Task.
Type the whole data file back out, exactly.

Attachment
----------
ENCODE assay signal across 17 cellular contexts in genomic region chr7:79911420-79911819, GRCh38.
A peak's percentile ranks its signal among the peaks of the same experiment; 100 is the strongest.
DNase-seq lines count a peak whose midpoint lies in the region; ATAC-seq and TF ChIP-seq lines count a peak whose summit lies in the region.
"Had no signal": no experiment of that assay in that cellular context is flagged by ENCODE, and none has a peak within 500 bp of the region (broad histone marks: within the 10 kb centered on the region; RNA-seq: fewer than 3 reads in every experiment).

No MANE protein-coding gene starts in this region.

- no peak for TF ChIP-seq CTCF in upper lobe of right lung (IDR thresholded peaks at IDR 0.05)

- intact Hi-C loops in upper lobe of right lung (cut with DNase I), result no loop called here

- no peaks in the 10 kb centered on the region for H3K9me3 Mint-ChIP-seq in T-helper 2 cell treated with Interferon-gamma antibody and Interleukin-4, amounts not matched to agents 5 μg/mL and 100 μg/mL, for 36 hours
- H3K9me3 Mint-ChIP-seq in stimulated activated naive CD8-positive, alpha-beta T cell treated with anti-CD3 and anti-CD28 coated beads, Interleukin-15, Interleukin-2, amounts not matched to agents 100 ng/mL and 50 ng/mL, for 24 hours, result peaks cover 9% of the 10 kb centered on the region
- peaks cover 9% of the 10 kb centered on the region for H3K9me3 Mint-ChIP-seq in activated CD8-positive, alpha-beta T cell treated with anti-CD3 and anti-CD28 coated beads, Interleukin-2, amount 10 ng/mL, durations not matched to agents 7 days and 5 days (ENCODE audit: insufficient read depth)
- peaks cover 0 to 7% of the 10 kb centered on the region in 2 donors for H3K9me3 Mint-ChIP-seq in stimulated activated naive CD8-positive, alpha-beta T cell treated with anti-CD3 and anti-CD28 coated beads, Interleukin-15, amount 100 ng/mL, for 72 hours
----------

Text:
ENCODE assay signal across 17 cellular contexts in genomic region chr7:79911420-79911819, GRCh38.
A peak's percentile ranks its signal among the peaks of the same experiment; 100 is the strongest.
DNase-seq lines count a peak whose midpoint lies in the region; ATAC-seq and TF ChIP-seq lines count a peak whose summit lies in the region.
"Had no signal": no experiment of that assay in that cellular context is flagged by ENCODE, and none has a peak within 500 bp of the region (broad histone marks: within the 10 kb centered on the region; RNA-seq: fewer than 3 reads in every experiment).

No MANE protein-coding gene starts in this region.

- no peak for TF ChIP-seq CTCF in upper lobe of right lung (IDR thresholded peaks at IDR 0.05)

- intact Hi-C loops in upper lobe of right lung (cut with DNase I), result no loop called here

- no peaks in the 10 kb centered on the region for H3K9me3 Mint-ChIP-seq in T-helper 2 cell treated with Interferon-gamma antibody and Interleukin-4, amounts not matched to agents 5 μg/mL and 100 μg/mL, for 36 hours
- H3K9me3 Mint-ChIP-seq in stimulated activated naive CD8-positive, alpha-beta T cell treated with anti-CD3 and anti-CD28 coated beads, Interleukin-15, Interleukin-2, amounts not matched to agents 100 ng/mL and 50 ng/mL, for 24 hours, result peaks cover 9% of the 10 kb centered on the region
- peaks cover 9% of the 10 kb centered on the region for H3K9me3 Mint-ChIP-seq in activated CD8-positive, alpha-beta T cell treated with anti-CD3 and anti-CD28 coated beads, Interleukin-2, amount 10 ng/mL, durations not matched to agents 7 days and 5 days (ENCODE audit: insufficient read depth)
- peaks cover 0 to 7% of the 10 kb centered on the region in 2 donors for H3K9me3 Mint-ChIP-seq in stimulated activated naive CD8-positive, alpha-beta T cell treated with anti-CD3 and anti-CD28 coated beads, Interleukin-15, amount 100 ng/mL, for 72 hours